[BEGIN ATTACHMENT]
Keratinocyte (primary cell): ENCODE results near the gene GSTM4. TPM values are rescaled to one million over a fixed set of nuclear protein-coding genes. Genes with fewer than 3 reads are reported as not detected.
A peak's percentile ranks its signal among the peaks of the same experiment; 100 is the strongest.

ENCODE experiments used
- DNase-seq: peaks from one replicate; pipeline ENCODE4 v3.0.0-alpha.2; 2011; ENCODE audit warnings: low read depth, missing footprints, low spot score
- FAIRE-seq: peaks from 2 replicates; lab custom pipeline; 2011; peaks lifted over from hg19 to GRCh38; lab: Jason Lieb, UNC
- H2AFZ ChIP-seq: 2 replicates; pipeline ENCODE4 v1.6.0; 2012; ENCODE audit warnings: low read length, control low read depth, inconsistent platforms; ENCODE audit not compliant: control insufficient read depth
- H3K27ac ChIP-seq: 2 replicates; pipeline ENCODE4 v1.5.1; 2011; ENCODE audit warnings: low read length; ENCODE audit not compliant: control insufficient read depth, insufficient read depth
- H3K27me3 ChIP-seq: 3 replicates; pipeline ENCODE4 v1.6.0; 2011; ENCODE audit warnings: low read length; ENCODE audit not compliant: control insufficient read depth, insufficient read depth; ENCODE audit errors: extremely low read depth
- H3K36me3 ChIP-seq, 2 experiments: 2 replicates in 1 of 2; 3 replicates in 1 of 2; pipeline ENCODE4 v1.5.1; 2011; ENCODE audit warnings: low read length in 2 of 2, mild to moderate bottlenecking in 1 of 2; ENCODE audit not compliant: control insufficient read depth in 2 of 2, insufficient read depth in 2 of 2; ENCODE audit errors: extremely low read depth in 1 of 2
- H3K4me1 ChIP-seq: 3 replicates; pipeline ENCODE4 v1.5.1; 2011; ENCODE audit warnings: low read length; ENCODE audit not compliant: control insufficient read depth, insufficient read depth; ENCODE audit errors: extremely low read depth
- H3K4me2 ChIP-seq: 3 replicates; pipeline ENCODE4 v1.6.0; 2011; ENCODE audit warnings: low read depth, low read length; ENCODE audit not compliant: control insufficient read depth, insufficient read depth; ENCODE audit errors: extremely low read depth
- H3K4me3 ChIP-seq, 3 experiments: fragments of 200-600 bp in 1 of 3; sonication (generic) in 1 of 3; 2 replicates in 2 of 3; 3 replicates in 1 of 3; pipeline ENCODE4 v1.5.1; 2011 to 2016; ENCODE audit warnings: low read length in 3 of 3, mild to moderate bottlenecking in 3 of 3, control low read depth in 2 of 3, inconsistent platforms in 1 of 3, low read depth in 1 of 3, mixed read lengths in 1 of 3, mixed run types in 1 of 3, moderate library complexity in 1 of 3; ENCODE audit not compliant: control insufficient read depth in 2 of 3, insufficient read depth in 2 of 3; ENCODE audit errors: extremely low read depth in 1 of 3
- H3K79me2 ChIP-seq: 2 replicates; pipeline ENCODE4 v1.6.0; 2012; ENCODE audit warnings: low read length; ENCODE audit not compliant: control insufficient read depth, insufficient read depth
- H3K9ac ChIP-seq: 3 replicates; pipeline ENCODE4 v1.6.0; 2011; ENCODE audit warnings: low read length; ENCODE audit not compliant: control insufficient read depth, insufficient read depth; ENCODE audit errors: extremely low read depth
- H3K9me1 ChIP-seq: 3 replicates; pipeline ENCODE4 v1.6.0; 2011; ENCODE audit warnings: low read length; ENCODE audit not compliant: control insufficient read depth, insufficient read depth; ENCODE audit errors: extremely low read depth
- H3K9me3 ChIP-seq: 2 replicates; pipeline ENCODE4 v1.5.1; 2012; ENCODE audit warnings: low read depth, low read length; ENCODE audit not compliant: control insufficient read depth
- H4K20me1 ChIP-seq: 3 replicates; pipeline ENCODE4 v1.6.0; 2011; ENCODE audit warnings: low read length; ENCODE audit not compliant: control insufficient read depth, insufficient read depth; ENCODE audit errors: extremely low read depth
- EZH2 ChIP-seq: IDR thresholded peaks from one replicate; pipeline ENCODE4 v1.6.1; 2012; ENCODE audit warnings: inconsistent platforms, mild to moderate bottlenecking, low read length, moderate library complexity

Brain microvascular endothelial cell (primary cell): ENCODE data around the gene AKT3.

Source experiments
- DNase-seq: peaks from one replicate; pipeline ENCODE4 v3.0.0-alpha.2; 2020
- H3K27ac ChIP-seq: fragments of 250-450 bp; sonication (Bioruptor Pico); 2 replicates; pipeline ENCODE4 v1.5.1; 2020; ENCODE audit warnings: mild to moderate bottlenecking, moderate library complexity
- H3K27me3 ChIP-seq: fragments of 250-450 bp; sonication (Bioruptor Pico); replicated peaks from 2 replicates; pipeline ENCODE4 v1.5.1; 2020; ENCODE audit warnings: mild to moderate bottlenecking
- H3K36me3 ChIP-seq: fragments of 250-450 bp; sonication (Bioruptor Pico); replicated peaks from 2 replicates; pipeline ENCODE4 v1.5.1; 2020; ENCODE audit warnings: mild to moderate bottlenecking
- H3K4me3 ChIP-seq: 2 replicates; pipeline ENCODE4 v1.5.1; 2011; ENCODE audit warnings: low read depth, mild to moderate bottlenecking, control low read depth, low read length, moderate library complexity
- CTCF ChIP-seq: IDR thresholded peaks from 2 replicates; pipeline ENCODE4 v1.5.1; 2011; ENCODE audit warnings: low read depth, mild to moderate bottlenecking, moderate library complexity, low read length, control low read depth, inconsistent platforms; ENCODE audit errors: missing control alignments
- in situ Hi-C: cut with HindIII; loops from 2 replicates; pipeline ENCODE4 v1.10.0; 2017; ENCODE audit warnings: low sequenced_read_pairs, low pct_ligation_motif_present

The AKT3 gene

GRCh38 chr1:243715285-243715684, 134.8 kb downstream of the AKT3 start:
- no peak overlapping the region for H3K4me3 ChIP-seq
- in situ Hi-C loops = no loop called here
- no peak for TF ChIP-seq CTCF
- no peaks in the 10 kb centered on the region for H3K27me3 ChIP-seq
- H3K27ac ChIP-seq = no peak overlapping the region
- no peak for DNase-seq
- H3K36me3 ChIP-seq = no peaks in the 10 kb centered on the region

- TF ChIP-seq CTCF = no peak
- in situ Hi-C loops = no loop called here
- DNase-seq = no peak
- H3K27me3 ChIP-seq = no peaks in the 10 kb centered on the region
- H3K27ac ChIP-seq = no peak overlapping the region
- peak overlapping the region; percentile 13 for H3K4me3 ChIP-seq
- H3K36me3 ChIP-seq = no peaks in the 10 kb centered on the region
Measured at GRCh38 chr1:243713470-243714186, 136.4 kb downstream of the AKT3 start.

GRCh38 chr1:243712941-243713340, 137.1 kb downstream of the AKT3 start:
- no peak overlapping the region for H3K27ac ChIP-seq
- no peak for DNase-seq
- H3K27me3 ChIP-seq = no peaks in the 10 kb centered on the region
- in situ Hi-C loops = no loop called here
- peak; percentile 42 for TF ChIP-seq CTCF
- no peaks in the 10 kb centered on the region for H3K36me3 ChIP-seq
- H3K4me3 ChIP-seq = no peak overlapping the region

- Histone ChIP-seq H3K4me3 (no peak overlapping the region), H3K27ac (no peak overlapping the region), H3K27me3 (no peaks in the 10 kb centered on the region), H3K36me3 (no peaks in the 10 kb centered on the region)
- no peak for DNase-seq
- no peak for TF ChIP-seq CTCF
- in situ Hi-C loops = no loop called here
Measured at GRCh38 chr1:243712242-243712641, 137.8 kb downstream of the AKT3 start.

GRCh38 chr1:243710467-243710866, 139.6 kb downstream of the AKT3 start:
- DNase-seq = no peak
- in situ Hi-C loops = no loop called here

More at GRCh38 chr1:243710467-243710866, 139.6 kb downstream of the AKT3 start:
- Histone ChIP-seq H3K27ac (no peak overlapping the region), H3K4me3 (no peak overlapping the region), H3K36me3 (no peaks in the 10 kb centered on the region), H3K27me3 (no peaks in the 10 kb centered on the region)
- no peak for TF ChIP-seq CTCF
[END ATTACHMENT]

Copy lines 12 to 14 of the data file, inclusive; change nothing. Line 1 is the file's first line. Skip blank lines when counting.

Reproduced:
- H3K4me3 ChIP-seq, 3 experiments: fragments of 200-600 bp in 1 of 3; sonication (generic) in 1 of 3; 2 replicates in 2 of 3; 3 replicates in 1 of 3; pipeline ENCODE4 v1.5.1; 2011 to 2016; ENCODE audit warnings: low read length in 3 of 3, mild to moderate bottlenecking in 3 of 3, control low read depth in 2 of 3, inconsistent platforms in 1 of 3, low read depth in 1 of 3, mixed read lengths in 1 of 3, mixed run types in 1 of 3, moderate library complexity in 1 of 3; ENCODE audit not compliant: control insufficient read depth in 2 of 3, insufficient read depth in 2 of 3; ENCODE audit errors: extremely low read depth in 1 of 3
- H3K79me2 ChIP-seq: 2 replicates; pipeline ENCODE4 v1.6.0; 2012; ENCODE audit warnings: low read length; ENCODE audit not compliant: control insufficient read depth, insufficient read depth
- H3K9ac ChIP-seq: 3 replicates; pipeline ENCODE4 v1.6.0; 2011; ENCODE audit warnings: low read length; ENCODE audit not compliant: control insufficient read depth, insufficient read depth; ENCODE audit errors: extremely low read depth